Each mantra is dedicated to a Devata, has a specific chandas and has a Rishi who brought it to the world. That is the reason why we touch our head as we recite the name of the Rishi (symbolically placing his feet on our head), touch the nose when we recite the chandas (the guardian for the mantra is meter and so there is no life of the mantra without it; in the same way, there is no life without breath); touch our heart when reciting the name of the devata (to meditate upon the deity in our heart)

4. veda11.gif (220 bytes) - Nirukta is generally known as vedic dictionary or kosa veda12.gif (264 bytes). Amara Kosa is one of the popular sanskrit dictionaries. Dictionary is also called nighandu. Kosa is actually the etymology where each word is split into syllables and gives the root from which the word is derived with meaning. The root of a word is called dhaatu veda13.gif (242 bytes). In Sanskrit all words have roots.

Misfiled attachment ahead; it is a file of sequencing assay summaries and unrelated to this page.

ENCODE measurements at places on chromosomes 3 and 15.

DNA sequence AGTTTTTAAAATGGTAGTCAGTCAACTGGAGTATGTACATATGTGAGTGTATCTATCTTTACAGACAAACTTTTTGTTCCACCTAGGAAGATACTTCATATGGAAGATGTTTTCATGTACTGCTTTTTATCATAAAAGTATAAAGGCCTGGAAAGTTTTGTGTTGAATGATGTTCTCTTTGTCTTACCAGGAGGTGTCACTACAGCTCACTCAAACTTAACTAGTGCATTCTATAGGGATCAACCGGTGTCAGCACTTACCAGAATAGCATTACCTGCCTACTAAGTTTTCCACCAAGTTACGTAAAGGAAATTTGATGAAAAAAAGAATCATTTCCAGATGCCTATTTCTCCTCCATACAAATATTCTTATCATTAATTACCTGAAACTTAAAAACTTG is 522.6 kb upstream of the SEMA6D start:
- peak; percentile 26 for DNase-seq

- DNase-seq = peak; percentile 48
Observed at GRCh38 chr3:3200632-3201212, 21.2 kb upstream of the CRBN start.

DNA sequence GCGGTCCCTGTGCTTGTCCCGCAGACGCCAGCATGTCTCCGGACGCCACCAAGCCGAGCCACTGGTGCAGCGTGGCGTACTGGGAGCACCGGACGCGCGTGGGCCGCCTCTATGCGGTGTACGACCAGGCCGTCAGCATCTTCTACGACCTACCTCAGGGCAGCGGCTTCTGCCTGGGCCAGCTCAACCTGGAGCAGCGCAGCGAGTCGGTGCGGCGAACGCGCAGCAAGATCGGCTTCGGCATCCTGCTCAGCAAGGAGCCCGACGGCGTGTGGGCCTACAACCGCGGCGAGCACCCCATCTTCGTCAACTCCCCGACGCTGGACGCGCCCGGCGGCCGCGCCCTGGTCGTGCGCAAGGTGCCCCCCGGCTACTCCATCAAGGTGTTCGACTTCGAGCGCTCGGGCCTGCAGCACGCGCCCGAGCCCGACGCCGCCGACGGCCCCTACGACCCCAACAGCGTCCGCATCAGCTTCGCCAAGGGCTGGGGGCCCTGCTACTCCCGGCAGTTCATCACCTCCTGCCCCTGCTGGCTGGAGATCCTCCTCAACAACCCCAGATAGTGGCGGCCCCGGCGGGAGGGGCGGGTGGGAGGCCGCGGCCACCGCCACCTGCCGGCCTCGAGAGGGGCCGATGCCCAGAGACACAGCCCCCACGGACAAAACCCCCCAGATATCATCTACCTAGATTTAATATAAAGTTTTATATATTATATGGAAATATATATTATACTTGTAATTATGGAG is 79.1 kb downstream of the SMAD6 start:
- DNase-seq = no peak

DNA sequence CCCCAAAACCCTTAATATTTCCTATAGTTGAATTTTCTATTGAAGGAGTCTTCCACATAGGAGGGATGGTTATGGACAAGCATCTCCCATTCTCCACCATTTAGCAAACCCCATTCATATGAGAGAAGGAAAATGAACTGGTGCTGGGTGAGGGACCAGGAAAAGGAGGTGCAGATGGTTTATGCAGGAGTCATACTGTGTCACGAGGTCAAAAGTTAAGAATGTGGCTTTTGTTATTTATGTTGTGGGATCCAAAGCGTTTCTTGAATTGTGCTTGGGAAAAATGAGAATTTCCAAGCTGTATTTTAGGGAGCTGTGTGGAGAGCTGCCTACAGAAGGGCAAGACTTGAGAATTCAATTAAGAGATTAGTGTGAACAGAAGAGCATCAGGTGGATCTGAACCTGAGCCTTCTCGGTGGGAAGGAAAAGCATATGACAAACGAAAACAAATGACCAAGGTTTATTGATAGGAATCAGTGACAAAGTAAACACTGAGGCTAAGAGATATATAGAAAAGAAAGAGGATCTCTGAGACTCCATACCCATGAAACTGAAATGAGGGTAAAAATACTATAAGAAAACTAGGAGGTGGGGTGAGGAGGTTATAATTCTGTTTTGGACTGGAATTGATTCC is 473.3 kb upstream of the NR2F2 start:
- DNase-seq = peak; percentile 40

5. veda14.gif (260 bytes) -Jyotisha deals with vedic astrology / astronomy. It was mainly designed to help in arriving at the most favorable time for the performance of vedic rituals; this is to indicate the measure of success or lack of it when vedic rituals are performed under the influence of a particular graha, nakshatra, tithi etc. It involves precise mathematical calculations concerning the transit of planets etc., and so mathematics veda15.gif (268 bytes) is an integral part of it. Jyotisha sastra has three parts - skandha trayaatmakam veda16.gif (454 bytes). (the word skandha means main branch from the trunk of a tree ) They are,

1. siddhanta skandham veda17.gif (472 bytes): deals with trigonometry / arithmatic / algebra / geometry etc.

2. hora skandham veda18.gif (405 bytes): deals with the movement of planets and their effect on people etc.

3. samhita skandham veda19.gif (451 bytes) deals with aspects like, the location of underground waters, designing and building houses, of omens, etc.

Jyotisha sastra covers principles of gravitation, rotation of earth etc. Famous astronomers like Arya Bhatta, Varahamihira and others have given beautiful discussions on these and other concepts.